App Tells Drivers What to Expect at Traffic Lights

The EnLighten App, from Connected Signals out of Eugene, Ore., gives drivers real-time updates about how long lights will stay green or red.

by Sherri Buri McDonald, The Register-Guard, Eugene, Ore. / August 24, 2015
The EnLighten App delivers real-time traffic updates to the center console of new BMWs. Connected Signals
(TNS) -- Years from now, a Eugene startup may look back at the day BMW emailed it as its “lucky break.”

The startup, Connected Signals, developed EnLighten, an app that gives drivers information about upcoming traffic lights. Enlighten tells drivers how long a green light they’re approaching will stay green and how long they’ll have to wait at a red light, resulting in a safer, saner and more fuel-­efficient drive, said Connected Signals’ co-founder Matt Ginsberg.

The company had been working in relative obscurity until BMW, the world’s top-selling luxury car maker, recently announced that it is partnering with the tiny firm to bring EnLighten’s traffic signal data inside BMW navigation screens.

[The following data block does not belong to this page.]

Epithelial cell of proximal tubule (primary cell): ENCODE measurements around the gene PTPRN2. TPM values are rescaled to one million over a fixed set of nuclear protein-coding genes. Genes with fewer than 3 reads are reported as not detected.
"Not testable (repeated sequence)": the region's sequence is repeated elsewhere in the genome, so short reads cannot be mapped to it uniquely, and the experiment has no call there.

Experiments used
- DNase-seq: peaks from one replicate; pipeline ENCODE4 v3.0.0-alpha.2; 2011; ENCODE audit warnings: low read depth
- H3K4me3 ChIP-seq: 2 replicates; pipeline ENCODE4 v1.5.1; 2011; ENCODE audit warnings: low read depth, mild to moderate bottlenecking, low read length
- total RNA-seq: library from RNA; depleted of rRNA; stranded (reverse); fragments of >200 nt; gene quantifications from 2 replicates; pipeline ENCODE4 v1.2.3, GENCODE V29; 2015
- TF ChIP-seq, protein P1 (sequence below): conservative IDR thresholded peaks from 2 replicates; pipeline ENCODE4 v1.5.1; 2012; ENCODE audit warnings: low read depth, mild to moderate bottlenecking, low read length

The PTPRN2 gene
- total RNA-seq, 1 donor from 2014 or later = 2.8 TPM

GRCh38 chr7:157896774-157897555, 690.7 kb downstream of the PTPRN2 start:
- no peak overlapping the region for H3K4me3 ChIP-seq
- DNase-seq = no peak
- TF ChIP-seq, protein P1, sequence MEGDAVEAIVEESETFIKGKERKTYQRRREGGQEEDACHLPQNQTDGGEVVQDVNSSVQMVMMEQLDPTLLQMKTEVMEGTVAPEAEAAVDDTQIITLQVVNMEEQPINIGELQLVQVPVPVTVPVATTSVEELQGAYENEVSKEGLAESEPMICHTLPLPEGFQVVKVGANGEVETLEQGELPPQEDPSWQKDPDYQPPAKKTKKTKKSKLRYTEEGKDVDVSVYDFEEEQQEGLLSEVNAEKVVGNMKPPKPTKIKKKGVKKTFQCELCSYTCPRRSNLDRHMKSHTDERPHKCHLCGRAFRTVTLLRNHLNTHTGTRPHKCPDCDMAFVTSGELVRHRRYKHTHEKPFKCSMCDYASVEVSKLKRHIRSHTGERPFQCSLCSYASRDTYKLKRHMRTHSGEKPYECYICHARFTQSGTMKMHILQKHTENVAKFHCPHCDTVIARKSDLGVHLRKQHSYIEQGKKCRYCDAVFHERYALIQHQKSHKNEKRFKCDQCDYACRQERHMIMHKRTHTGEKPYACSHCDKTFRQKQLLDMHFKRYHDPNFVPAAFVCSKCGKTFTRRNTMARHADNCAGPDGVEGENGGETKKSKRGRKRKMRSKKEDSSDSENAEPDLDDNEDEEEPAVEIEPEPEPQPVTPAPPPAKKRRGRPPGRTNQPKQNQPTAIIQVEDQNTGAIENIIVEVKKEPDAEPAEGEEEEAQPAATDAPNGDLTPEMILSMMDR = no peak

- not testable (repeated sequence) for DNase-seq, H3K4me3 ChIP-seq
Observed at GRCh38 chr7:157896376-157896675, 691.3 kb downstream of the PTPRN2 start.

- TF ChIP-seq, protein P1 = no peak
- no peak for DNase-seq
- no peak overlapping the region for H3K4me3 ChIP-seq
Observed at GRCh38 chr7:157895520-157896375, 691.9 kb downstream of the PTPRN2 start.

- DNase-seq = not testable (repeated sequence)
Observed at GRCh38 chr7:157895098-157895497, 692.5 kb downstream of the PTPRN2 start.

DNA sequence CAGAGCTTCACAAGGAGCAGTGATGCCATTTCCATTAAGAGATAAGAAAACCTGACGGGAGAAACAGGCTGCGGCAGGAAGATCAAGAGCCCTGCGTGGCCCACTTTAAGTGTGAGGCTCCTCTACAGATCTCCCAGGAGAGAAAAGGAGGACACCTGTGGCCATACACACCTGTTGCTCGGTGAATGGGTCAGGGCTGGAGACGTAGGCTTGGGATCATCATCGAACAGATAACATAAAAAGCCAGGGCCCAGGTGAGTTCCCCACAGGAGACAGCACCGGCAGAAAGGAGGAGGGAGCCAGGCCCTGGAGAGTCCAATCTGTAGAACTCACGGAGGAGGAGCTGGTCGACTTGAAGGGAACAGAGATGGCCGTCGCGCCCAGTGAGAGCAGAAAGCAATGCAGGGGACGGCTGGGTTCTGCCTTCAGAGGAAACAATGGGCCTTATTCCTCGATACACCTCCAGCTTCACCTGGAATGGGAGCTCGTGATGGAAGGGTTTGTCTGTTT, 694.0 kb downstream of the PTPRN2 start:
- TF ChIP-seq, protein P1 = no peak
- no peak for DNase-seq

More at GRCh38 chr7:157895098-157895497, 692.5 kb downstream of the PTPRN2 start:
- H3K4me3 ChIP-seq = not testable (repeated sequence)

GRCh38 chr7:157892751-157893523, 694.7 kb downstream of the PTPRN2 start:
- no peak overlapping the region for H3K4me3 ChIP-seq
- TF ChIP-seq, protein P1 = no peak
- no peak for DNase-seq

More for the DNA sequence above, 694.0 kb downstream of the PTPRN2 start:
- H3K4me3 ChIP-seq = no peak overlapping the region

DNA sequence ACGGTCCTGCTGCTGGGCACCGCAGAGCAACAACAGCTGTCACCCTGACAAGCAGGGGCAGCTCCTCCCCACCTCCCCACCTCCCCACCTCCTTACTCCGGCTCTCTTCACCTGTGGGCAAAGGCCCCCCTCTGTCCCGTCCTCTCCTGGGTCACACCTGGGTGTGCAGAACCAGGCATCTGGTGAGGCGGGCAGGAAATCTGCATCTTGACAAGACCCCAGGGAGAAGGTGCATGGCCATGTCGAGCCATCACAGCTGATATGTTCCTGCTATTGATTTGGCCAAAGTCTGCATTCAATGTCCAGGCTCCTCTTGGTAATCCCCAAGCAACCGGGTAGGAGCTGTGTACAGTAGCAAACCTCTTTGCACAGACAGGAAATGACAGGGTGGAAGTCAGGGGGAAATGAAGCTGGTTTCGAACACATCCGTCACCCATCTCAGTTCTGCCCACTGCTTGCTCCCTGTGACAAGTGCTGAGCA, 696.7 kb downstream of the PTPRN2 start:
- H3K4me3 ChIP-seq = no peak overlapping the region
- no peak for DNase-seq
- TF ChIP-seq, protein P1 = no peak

The press around the BMW announcement has been “tremendously positive,” said Ginsberg, who is a pilot, playwright and author of New York Times crossword puzzles, in addition to being a serial entrepreneur.

“Everything is picking up,” he said. “I’ve been saying from Day 1 the day this gets easier is when I’m picking up the phone more than I’m (dialing) it.”

In the weeks since BMW made its announcement, “we have had between 2,000 and 3,000 requests from people in areas who are requesting coverage,” Ginsberg said. “We get requests like that from all over the world — especially the east and west coasts (of the United States).”

Traffic system officials in Georgia recently contacted the company, Ginsberg said, and he plans to travel next month to speak to officials in southern California.

This affiliation could help Connected Signals persuade more cities to provide the company with real-time traffic signal information and make more drivers aware of EnLighten, which could potentially save lots of energy, Ginsberg said.

“If every car in the world had this, we’d use 30 billion less gallons (of gas) a year, which moves the needle on global warming,” he said.